This blog was written by Dr. Vivien Lee and originally posted on the official blog for the Centre for Addiction and Mental Health.
By: Dr. Vivien Lee, Dr. Lisa Couperthwaite, Dr. Niki Fitzgerald, Psychologists at CAMH
There has been increasing media coverage about PTSD over the past several years, particularly with the number of Canadian and US soldiers returning from the Middle East reporting high levels of psychological distress. Highly-respected Canadians such as Lieutenant General Romeo Dallaire and Lieutenant Colonel Stéphane Grenier have courageously opened up about their own battles with PTSD.
PTSD however, is not a new concept. Although not an official diagnosis until 1980 when it was included in the Diagnostic and Statistical Manual of Mental Disorders, 3rd edition (DSM-III), descriptions of clusters of symptoms in response to trauma have been noted for many years. It is not limited to soldiers – PTSD symptoms can develop in individuals from all walks of life exposed to different types of traumas (some examples include motor vehicle accident, assault, natural disaster).
So, what exactly is PTSD? As per the DSM-5, symptoms can be grouped into clusters, which include:
- Intrusive – these might include memories, nightmares, triggers
Avoidance of memories or triggers
- Negative changes in thoughts or mood – these might include negative beliefs about self or others, blaming of self or others, forgetting parts of the trauma, persistent negative emotions, emotional numbing, detachment from others, loss of interest in things normally enjoyed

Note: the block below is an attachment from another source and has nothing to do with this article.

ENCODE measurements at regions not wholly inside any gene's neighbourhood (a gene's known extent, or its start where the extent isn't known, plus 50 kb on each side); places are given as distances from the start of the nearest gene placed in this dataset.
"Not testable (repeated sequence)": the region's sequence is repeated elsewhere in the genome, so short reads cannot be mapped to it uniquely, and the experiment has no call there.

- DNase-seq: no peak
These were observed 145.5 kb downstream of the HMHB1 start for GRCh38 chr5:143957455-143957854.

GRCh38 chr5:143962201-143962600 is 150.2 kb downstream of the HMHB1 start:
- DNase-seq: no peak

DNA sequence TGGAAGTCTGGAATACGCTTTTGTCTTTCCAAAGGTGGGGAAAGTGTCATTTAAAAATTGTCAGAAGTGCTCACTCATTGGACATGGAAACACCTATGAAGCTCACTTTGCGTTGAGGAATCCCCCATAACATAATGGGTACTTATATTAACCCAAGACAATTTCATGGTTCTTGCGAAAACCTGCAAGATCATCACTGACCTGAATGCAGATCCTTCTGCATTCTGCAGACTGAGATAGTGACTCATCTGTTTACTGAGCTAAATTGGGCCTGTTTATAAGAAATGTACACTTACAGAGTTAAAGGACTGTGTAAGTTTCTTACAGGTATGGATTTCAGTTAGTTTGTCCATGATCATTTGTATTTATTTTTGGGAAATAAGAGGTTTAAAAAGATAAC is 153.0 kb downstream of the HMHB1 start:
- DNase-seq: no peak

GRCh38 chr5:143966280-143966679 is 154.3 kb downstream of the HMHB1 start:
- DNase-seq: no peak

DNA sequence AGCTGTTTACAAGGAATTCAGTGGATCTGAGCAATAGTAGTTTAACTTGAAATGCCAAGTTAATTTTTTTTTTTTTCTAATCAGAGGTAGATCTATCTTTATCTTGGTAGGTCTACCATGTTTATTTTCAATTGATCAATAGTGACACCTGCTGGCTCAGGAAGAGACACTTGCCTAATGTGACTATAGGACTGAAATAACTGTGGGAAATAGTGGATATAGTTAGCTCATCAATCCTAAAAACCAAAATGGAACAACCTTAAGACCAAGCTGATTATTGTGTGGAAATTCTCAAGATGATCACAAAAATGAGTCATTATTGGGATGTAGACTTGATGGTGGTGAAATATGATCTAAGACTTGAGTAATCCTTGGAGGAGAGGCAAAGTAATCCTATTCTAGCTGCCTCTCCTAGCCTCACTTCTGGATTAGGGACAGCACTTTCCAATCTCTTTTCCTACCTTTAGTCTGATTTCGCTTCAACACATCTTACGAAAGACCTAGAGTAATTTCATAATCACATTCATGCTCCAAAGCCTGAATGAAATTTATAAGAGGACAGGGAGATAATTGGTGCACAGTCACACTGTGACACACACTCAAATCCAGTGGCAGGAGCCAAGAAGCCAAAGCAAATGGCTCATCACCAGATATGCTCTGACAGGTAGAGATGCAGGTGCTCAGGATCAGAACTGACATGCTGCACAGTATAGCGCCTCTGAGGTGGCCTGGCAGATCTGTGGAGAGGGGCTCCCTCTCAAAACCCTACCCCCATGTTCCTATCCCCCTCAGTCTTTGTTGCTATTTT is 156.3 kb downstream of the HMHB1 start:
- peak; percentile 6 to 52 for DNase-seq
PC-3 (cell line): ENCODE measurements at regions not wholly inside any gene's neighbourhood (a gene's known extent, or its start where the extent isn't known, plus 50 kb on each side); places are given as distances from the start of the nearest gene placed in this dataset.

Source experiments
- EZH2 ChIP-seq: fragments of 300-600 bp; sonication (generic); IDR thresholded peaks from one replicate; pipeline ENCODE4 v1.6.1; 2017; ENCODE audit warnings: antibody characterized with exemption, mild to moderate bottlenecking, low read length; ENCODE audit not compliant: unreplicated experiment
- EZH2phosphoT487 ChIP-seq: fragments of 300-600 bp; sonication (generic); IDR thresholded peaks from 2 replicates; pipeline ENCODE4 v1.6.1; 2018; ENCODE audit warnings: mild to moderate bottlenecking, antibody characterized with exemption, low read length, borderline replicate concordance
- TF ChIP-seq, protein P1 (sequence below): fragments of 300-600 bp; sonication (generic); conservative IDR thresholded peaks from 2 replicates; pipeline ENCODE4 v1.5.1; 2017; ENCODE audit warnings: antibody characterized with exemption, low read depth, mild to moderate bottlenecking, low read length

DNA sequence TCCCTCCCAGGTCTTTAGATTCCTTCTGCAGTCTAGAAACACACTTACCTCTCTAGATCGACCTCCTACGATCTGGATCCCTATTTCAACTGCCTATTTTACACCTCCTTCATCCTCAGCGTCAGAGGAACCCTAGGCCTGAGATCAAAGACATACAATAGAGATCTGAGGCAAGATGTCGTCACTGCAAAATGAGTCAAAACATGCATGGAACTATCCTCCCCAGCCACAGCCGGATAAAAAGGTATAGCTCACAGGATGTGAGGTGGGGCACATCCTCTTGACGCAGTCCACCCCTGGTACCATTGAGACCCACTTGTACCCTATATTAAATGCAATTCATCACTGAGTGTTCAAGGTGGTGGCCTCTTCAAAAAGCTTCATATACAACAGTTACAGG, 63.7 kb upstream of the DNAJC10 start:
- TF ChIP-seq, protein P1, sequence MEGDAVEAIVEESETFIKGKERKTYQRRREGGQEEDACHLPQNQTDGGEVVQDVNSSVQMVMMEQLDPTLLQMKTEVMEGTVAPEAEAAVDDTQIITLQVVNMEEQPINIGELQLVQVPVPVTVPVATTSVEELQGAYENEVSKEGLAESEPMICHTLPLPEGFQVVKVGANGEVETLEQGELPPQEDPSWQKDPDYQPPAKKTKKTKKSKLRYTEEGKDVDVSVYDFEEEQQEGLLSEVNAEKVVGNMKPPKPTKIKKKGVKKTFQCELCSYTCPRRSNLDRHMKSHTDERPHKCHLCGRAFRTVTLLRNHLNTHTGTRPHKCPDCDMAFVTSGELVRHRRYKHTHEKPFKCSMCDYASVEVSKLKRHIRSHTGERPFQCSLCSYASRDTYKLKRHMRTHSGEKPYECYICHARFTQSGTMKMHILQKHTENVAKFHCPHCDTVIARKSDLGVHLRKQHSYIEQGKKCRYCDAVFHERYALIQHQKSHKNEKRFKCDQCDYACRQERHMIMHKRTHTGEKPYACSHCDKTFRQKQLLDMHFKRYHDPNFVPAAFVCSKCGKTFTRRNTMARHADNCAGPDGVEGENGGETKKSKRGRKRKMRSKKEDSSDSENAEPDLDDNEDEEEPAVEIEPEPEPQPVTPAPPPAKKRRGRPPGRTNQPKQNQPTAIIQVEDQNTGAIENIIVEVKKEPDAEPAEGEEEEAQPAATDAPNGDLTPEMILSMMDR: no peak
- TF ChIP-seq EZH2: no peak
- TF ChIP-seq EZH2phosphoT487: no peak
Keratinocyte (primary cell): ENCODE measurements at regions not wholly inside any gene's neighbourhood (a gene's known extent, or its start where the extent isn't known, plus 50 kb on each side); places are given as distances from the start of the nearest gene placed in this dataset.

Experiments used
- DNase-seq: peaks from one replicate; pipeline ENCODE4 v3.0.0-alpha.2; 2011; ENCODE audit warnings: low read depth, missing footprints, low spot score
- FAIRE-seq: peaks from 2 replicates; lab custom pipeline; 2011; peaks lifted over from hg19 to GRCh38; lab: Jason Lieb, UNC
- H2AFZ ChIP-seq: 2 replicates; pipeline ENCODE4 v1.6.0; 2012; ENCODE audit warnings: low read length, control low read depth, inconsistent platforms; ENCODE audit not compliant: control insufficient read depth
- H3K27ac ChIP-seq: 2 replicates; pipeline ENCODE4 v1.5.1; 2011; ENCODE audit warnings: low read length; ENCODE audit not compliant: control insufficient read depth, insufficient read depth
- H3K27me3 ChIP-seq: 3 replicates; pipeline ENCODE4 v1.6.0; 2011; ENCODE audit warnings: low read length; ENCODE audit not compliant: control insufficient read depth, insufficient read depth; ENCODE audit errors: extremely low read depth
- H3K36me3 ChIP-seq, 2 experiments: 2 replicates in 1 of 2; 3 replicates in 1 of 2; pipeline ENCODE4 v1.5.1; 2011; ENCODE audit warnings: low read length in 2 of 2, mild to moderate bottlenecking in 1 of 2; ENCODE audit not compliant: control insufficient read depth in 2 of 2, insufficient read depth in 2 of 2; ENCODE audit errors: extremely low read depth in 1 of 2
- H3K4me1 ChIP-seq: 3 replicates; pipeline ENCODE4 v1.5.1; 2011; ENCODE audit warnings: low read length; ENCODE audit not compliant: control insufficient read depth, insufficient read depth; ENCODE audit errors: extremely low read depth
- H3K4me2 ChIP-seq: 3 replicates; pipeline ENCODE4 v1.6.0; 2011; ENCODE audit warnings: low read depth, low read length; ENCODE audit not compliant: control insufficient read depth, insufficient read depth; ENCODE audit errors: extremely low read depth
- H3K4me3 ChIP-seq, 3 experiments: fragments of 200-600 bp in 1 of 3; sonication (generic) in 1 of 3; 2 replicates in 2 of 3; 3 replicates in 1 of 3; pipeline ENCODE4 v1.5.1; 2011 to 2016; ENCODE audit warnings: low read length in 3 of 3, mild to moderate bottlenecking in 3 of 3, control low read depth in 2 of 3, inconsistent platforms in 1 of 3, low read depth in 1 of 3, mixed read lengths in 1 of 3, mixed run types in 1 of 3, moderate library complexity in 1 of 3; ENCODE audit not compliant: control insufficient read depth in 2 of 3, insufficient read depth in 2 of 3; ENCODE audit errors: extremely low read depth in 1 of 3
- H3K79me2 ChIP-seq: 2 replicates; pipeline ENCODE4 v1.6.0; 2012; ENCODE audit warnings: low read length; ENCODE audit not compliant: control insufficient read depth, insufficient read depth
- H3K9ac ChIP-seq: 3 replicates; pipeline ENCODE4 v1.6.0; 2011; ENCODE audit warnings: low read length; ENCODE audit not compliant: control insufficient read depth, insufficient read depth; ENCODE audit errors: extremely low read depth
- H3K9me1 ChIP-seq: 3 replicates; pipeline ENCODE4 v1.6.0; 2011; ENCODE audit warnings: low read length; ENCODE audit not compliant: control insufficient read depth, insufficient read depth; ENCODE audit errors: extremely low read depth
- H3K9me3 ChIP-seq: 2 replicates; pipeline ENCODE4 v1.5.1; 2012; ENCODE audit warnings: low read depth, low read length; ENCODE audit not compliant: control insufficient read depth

- Marked changes in arousal and reactivity – these might include irritability, recklessness, hypervigilance, strong startle response, concentration or sleep difficulties
What constitutes a “trauma” can vary somewhat, but it typically involves witnessing deaths of others, or experiencing or witnessing violence or significant threats to the safety of oneself or another. The very nature of first responders’ work lends itself to exposure to potentially traumatic incidents on a regular basis.
First Responders: They run in when everyone else runs out
First responders are people who respond to the scenes of emergencies, and include police, firefighters and paramedics, among other emergency personnel. Because their work by definition often involves witnessing deaths and injuries, the number of potentially traumatic scenes they attend to in one week may be more than what some people experience in their lifetime! While they may become used to such scenes, particular calls may cause more distress, such as the deaths or major injuries of children. First responders have typically worked in a “suck it up” culture – not only for others, but for themselves as well. Thus, various types of stress reactions or even posttraumatic symptoms can gradually and progressively build up over time. Increasing numbers of traumatic incidents can result in cumulative trauma. The stigma associated with being a “helper” who then asks for help has tended to be prevalent in first responder organizations and can be a significant barrier to seeking much needed help.